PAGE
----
Call for participants: The legal afterlife of war and revolution

About the author(s):

Promoting information sharing and community building between individuals and organisations working on issues related to armed groups and international law. Providing updates on news stories and publicize academic journal articles and seminars, talks and conferences on issues related to armed groups.

Research fellow Marika Sosnowski (Peter McMullin Centre on Statelessness, Melbourne Law School) is organising and leading a slow scholarship project including collaboration, workshops and an associated special issue on the topic of “The legal afterlife of war and revolution”.

This call for participants aims to bring together scholars working in and across law, anthropology, politics and socio-legal scholarship to investigate how people experience the law in the aftermath of war and/or revolutionary events.

Some questions of interest to this project include:

  • How do personal experiences of the law after mass violence or revolutionary events affect the legal consciousness of subsequent generations?
  • If legal consciousness is all-encompassing, what avenues are there for resistance and/or subversion of state violence and the law?
  • How does an individual’s understanding of the law after violence or revolution in their country of origin affect their understanding of law in the state they have been displaced to?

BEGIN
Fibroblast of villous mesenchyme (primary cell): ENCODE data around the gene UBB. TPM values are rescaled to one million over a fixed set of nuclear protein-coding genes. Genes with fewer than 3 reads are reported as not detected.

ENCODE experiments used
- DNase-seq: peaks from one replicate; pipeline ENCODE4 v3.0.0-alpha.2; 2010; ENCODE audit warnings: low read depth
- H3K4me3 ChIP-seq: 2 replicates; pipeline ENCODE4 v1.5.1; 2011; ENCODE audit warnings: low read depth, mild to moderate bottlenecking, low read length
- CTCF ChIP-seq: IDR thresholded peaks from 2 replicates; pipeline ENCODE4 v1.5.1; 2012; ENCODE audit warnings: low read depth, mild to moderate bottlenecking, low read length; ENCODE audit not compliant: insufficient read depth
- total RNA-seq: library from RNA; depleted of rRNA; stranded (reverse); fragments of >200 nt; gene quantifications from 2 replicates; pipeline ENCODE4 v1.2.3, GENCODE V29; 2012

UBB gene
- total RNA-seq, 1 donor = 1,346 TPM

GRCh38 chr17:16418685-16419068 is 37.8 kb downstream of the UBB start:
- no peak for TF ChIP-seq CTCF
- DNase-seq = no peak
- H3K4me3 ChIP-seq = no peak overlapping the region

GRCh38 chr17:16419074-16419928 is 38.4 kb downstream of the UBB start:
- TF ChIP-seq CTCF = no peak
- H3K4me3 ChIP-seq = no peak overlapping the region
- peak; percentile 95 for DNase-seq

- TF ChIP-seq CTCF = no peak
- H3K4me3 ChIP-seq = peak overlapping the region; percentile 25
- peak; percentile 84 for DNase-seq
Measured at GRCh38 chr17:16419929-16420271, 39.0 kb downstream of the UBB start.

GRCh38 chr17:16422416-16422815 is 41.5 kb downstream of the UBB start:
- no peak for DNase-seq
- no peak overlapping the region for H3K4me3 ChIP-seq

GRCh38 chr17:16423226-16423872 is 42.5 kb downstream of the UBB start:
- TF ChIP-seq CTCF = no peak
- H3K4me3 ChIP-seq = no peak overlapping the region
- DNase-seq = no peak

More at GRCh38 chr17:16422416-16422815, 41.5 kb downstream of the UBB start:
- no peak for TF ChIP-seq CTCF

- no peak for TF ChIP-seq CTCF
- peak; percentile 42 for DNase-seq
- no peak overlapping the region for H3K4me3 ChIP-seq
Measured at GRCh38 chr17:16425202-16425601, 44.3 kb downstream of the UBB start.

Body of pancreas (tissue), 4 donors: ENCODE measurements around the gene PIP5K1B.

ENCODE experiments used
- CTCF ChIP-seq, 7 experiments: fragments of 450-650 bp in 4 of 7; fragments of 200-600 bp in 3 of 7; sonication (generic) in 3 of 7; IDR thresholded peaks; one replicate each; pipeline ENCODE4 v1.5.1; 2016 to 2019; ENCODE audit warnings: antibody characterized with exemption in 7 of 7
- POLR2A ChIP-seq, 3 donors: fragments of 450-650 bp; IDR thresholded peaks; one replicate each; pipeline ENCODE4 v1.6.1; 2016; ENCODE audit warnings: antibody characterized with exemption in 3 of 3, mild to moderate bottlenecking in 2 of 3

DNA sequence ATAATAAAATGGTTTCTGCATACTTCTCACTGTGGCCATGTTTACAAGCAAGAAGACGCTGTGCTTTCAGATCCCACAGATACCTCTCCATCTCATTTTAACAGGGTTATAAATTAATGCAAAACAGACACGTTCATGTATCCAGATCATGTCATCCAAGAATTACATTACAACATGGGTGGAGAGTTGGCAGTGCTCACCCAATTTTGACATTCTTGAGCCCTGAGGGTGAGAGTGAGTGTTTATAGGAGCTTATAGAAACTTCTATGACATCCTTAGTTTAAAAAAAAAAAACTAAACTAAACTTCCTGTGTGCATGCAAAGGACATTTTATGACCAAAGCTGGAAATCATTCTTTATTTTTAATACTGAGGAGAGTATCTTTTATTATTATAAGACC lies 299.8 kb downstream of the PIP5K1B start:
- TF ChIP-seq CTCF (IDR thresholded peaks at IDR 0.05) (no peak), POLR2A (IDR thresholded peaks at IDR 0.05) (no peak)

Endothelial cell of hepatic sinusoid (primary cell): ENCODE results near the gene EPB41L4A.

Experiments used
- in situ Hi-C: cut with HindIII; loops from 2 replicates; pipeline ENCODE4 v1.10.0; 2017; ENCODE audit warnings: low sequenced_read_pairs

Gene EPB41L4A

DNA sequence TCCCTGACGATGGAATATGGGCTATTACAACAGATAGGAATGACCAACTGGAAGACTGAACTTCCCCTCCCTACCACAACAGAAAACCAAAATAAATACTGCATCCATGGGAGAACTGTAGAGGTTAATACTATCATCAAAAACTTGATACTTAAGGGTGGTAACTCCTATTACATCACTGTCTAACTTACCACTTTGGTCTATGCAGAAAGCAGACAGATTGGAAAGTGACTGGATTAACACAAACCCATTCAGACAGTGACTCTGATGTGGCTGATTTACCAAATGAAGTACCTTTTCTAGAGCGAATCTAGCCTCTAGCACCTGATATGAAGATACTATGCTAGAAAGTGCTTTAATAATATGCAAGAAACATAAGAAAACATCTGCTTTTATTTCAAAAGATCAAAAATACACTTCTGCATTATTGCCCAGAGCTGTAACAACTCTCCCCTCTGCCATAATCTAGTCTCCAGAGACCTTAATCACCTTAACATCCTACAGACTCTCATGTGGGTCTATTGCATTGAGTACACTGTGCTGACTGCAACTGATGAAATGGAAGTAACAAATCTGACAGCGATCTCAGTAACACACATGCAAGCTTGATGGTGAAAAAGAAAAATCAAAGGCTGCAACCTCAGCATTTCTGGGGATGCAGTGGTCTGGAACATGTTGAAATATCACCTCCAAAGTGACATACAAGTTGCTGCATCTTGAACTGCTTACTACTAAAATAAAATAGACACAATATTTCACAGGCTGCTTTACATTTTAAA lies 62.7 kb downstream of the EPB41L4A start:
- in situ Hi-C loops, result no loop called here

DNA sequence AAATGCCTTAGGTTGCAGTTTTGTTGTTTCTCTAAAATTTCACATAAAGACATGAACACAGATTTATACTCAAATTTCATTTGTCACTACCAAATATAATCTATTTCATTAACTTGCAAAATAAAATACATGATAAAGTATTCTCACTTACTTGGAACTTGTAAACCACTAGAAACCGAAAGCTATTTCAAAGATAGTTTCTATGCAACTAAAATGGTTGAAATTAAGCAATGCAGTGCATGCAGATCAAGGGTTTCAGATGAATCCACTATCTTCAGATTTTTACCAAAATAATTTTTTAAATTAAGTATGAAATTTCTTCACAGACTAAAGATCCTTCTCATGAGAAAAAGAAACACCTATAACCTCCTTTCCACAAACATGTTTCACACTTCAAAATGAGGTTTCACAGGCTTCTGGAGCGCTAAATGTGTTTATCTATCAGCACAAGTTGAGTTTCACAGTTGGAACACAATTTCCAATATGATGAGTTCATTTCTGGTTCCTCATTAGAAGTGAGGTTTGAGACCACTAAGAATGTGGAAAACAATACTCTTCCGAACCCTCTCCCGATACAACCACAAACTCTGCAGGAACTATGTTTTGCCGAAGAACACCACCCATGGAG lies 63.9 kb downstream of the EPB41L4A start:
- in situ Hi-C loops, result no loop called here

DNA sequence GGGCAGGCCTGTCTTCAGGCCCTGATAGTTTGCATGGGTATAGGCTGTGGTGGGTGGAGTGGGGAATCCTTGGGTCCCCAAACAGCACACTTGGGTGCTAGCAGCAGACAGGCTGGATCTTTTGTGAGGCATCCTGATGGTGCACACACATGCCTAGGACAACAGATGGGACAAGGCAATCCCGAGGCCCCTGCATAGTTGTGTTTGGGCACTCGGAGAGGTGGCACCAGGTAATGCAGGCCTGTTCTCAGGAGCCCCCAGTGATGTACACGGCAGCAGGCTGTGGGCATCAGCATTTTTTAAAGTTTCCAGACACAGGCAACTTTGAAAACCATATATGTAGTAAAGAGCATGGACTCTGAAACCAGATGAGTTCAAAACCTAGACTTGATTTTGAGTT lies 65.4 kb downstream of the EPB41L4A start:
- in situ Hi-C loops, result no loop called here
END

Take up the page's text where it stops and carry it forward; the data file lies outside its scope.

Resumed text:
• Are there particular physical manifestations of the law (e.g. the necessity to acquire legal identity documents) that provide a unique window into how legal consciousness functions? And if so, how?
  • What functional role do legal concepts such as treason and political loyalty play in postwar or post-revolutionary states?
  • How do specific, seemingly benign, laws change or morph over time as a result of war or
  • revolutionary events? And how are these used and/or perceived by citizens or certain
  • segments of the population?

The aim of this project is to gather a community of like-minded scholars who are intellectually invested in this topic and who are open to working in a slow-scholarship model over the course of 18-24 months. The project specifically aims to foster early career scholars, gender diversity, scholars with lived experience and/or those from the global south. It is also interested in establishing mentoring relationships where possible. The project subscribes to Allegra Lab’s slow scholarship manifesto where academia is not only about production but the means and ways in which scholarship comes about.

For more information, see the call for participants.

Expression of interest form (by 23 February 2024): https://forms.gle/4w1pNbv68isNUVZq5
Questions or comments are also welcome to marika.sosnowski@unimelb.edu.au

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